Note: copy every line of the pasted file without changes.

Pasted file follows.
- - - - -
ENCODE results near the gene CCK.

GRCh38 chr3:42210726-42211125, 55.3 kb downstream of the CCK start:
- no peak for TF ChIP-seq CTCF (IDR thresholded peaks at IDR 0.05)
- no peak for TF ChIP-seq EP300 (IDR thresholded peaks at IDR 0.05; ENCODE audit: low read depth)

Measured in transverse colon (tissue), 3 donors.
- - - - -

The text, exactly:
ENCODE results near the gene CCK.

GRCh38 chr3:42210726-42211125, 55.3 kb downstream of the CCK start:
- no peak for TF ChIP-seq CTCF (IDR thresholded peaks at IDR 0.05)
- no peak for TF ChIP-seq EP300 (IDR thresholded peaks at IDR 0.05; ENCODE audit: low read depth)

Measured in transverse colon (tissue), 3 donors.